The COVID-19 pandemic arose at a time when colleges and universities were already facing significant challenges, including enrollment constraints, public scrutiny about the cost of postsecondary education, rising student debt, questions about the value of a degree, and more. As we work through this global health crisis, the need for strategic board leadership has never been greater. To me, there are three critically important steps to achieving a strategic board: focus on strategy rather than operations, develop a strategic focus from day one through the onboarding of new board members, and bolster impact—ensure leadership that promotes relevance and solutions.
As fiduciaries, board members assume significant responsibilities for higher education institutions spanning reputation, financial health, academic quality, student success, workforce preparation, risk oversight, and much more. Consider these the “stewardship of intangible assets” responsibilities. While many board members correctly view their roles from a core governance and policymaking perspective—i.e., the fiduciary duty of care, loyalty, and obedience—this is just the starting point.
Strategic boards perform at a much higher level than boards that get caught up in management and operations; they form a strategic partnership with the president and management team. The key differences include a strategic mindset versus an operational approach, or “long-term versus short-term view.” Strategic board leaders collaboratively create meeting agendas that align with a future, long-term orientation mindset, and their time spent between meetings is used for learning about higher education, their students, and trends so their institution delivers distinct outcomes for their key constituencies.
As institutions approach the fall semester, board members have made, and will continue to make, the most vital and difficult decisions in recent memory. Questions boards will need to answer include these: if/when/how to reopen campus; how to deliver a high-quality education experience in a purely virtual or hybrid model; how to support student health and wellness in a scalable and efficient manner; and how to foster short- and long-term financial viability.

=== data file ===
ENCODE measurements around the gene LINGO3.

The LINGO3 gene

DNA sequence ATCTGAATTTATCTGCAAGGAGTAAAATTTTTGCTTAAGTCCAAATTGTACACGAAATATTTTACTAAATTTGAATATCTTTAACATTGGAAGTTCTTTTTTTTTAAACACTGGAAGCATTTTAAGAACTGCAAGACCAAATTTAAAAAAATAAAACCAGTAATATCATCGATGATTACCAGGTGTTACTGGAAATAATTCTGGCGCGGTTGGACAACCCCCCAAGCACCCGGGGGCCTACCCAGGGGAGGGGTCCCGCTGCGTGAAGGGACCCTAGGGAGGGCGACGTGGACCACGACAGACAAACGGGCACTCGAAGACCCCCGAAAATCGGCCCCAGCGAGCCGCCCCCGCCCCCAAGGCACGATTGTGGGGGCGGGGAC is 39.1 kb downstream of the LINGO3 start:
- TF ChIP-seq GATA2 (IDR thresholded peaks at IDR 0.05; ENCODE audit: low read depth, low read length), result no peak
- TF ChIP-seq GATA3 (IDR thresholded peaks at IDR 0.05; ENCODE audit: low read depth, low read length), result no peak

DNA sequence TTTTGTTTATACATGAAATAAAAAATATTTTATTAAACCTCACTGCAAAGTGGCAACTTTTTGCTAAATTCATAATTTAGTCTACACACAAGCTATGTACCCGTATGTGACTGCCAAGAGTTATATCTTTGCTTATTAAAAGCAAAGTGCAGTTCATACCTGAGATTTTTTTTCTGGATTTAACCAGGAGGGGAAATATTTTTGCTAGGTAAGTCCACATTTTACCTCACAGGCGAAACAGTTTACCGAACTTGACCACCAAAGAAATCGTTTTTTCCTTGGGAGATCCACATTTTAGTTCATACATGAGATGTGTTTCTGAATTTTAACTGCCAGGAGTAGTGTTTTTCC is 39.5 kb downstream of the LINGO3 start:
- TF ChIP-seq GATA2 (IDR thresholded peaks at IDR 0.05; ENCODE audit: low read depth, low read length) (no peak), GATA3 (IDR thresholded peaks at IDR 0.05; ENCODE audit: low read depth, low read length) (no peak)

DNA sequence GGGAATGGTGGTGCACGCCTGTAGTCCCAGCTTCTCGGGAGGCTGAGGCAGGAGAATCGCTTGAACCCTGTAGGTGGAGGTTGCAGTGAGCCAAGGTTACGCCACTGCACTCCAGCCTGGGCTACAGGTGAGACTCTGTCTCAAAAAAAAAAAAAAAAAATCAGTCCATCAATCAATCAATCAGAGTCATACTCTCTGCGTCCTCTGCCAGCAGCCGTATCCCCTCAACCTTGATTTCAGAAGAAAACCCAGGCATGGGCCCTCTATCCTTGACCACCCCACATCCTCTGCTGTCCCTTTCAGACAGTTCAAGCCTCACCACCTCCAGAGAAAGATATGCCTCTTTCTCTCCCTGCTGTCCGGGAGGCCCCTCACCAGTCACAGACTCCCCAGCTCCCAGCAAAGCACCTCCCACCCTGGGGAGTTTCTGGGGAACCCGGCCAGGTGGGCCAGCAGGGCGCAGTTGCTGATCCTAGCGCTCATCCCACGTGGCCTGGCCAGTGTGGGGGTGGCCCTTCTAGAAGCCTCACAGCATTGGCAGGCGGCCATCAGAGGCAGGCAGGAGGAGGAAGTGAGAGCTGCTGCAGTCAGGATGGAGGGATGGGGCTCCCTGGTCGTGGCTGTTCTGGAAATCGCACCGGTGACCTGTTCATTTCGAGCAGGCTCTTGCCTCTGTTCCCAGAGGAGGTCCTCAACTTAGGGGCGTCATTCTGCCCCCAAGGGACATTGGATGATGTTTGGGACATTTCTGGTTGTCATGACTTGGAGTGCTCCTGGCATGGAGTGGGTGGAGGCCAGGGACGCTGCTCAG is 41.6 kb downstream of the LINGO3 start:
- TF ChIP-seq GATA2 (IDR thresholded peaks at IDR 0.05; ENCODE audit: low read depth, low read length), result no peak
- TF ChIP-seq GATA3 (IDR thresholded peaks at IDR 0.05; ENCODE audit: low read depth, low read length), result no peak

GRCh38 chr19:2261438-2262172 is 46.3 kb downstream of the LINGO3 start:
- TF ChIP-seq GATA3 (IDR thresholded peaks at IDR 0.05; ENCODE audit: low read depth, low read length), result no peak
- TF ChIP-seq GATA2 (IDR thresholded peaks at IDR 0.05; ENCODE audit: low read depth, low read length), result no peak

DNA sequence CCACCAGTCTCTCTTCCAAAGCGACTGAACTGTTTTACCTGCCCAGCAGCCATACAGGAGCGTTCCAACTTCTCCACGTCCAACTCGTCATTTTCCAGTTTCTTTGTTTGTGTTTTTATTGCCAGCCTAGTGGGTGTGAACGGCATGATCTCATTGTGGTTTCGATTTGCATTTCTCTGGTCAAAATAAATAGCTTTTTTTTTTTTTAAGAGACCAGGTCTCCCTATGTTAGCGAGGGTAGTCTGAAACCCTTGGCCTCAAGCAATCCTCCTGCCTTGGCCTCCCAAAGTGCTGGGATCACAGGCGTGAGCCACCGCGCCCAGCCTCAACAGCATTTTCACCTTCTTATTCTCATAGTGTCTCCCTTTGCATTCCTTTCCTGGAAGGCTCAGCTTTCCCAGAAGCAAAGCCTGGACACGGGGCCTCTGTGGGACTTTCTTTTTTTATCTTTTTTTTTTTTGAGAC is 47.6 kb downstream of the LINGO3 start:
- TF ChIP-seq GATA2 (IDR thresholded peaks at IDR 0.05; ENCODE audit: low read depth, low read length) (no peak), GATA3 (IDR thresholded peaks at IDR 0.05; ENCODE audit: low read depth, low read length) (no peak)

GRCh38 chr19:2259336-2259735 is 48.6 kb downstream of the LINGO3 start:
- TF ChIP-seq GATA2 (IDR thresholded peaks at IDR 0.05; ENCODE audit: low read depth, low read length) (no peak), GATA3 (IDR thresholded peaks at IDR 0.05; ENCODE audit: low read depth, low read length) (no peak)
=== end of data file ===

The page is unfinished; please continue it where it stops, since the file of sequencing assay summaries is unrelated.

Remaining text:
Further, many new board members will begin their board service over the next few months. These board members are entering their service during an unprecedented health crisis and must quickly get up to speed to participate effectively. AGB’s online orientation program (complimentary to all AGB members) is one way that new board members are becoming familiar with their duties, roles, responsibilities, and expectations.
Composing boards with committed leaders who bring diverse experience, skills, perspectives, and insights to oversee an institution or an institutionally related foundation is part of the formula for a strategic board. Another component is board development—ongoing conversations about duties, responsibilities, expectations, and partnerships.
Just as faculty are developing new ways to deliver high-quality academic experiences, board members should bolster the value that boards offer during this time. Campus constituents expect strategic board leadership, and they are wondering how their institutions will transform to tackle this crisis and beyond. It is essential that board members are well informed about their role, the decisions to be made, and the impact (real and potential) of their work.
In light of the current crisis, sustained board development is necessary. Board development topics frequently include strategy and oversight, financial planning, competitive differentiation, crisis and risk management, academic quality assurance, technology, distance education, and more. No one has all the answers to this current pandemic or its total impact, but it’s clear that there are many decisions to be made and obstacles to overcome.
Lastly, while board orientations and meetings are an excellent time to build your understanding of your institution and board governance, I encourage you to think about additional AGB resources to supplement your work. AGB recently began offering new, complimentary discussion forums to help board members ask and discuss press-ing questions with their peers and subject matter experts. While some of the discussion forums are role-specific, peer-to-peer discussions, others are topic-oriented. One such program, Ask the Expert, allows board members, presidents, and senior leaders to connect with AGB experts in an “ask-me-anything” setting, to discuss important questions like “what decisions are boards making to reopen their campuses?” Another new offering, Peer to Peer Conversations, serves as a forum for board chairs and vice chairs to learn from each other.
I urge you to look into these programs available to you as an AGB member. The pandemic has rocked higher education and society at large, and I am continually impressed by your passion, dedication, and commitment to your institutions. I begin my second year at AGB with a sense of tremendous opportunity, and I look forward to collaborating with you.